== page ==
The video games industry has been well established now for well over 30 years. In all its history, there has never been such a seismic shift in the industry as has been seen in the recent past. Whole new niches within the market have opened up wide, and as a result, more people are enjoying video games. Moreover, the types of game selling well have changed dramatically, and even their method of distribution has shifted. Make no mistake, an awful lot of this change has to do with a device we call the iPhone.
The iPhone first caused a stir back in 2007, when it was first released. Many people don’t recall, however, the iPhone did not launch with the ability to install 3rd party software. There was no App Store and no games. Apple saw the primary appeal of their new device as a way to surf the web whilst away from home, indeed their marketing revolved around the ‘desktop’ web surfing experience that the iPhone could offer.
It was over a year until Apple launched the iPhone game Store, a place where anybody could sell their software to any one of the millions of iPhone owners worldwide. It was introduced along with the iPhone 3G, and marked a significant shift in the way software was distributed to mobile devices. Never before had anyone attempted to centralise the process, providing a one-stop-shop where anybody could extend the functionality of their phone. Digital distribution in video gaming was pretty much unheard of, but the power of this model soon became clear when combined with a device with an always-on data connection. What business wouldn’t want to be accessible for sales 24-7, whilst being carried around in their customer’s pockets everywhere they went!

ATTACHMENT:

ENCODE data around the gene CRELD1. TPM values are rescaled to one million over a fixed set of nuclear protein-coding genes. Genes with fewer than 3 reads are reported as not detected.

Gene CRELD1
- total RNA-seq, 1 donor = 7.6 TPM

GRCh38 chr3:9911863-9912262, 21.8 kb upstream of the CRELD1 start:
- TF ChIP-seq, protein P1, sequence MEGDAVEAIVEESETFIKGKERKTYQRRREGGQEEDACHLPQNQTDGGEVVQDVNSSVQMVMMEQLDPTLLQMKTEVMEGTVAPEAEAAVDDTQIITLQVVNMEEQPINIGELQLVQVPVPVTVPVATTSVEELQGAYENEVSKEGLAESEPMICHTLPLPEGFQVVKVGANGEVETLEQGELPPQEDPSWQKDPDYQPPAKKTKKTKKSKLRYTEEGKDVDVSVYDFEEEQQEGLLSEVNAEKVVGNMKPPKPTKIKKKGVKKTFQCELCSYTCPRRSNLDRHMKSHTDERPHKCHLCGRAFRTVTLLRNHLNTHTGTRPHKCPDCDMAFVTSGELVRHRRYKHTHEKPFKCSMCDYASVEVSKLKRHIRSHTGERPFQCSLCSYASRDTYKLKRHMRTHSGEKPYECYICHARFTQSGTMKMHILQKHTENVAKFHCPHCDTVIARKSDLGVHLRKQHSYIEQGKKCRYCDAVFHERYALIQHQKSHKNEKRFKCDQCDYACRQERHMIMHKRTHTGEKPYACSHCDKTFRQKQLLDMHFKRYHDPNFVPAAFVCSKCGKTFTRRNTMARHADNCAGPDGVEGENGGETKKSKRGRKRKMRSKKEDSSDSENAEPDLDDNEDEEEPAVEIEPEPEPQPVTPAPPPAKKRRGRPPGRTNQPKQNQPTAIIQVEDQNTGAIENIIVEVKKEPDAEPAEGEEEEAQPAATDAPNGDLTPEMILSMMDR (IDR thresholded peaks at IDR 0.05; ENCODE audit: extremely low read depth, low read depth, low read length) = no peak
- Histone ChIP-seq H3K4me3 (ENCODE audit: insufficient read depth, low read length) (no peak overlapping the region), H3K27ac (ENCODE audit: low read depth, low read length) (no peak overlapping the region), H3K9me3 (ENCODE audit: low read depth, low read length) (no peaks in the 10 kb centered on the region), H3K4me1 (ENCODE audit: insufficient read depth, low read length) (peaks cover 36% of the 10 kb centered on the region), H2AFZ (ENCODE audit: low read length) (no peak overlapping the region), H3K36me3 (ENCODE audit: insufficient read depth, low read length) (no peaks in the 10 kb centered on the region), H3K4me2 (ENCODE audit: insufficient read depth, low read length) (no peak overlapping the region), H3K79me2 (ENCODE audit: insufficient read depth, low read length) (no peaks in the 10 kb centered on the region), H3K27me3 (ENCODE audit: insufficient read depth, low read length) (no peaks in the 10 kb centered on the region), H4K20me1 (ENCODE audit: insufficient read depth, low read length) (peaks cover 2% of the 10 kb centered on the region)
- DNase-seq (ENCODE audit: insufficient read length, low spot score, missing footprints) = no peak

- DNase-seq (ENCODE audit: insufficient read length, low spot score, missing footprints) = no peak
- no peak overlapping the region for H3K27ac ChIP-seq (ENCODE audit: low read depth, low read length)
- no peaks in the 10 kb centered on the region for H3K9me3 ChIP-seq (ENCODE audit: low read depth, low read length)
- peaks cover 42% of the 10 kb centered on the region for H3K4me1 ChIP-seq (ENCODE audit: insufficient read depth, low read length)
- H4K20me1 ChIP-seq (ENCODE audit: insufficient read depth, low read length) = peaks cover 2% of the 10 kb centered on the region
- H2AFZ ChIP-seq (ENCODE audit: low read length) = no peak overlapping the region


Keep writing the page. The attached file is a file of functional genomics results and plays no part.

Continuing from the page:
On it’s launch the App Store contained just 500 applications, and nobody saw the gaming potential of Apple’s iPhone one bit. Fast forward to the end of 2008, and by this time games were the number one use for smart phones outside of actually using it as a phone, email, and texts. Mobile games had suddenly got bigger than any business application - the intended audience of smartphone devices!
Sure enough, the iPhone rags to riches stories that we are so used to hearing these days, were beginning to break.
The first person to make a living from the App Store was a man called Steve Demeter. His initial investment in developing his first game, Trism, was just $5000. After his game released, he quickly made a quarter of a million dollars in profit in just 2 months!
Ethan Nicholas was struggling with mortgage payments and medical bills when he read about Steve Demeter’s success. He decided that even a small slice of such success could help him turn things around, and worked flat-out for 6 weeks to develop his game, iShoot. Amateurish though this title may seem by today’s standards, he eventually sold over 2 million copies of this game at $2.99 a game!
More recently, the success of the best-selling iPhone game of all time has shown that these kinds of success stories are continuing. Back in 2009 a struggling Finnish games company short of funds was in the throes of a make-or-break business plan, when one of their designers came up with the idea for some bird-like characters which they eventually built a game around. That game become Angry Birds, a sales phenomenon which has been downloaded over 40 million times! Angry Birds accounts for 200 million minutes of play worldwide, every single day!
Recently the 10 billionth app was downloaded from Apple’s App Store, and guess what- it was a game! Her download of Paper Glider netted Gail Davis of the UK a $10,000 iTunes Gift card as a prize. Not bad considering it was a free game!
Growth in mobile gaming doesn’t look set to stagnate any time soon. Google are shaping up to be a thorn in Apple’s side, with their Android platform, and Microsoft have now entered to market with their Windows 7 Phone. One thing is for certain, it’s a great time to be a mobile gamer.
Peter Morris is an IT enthusiast, and developer. He’s been a keen gamer since his childhood, and a long term fan of Apple’s devices.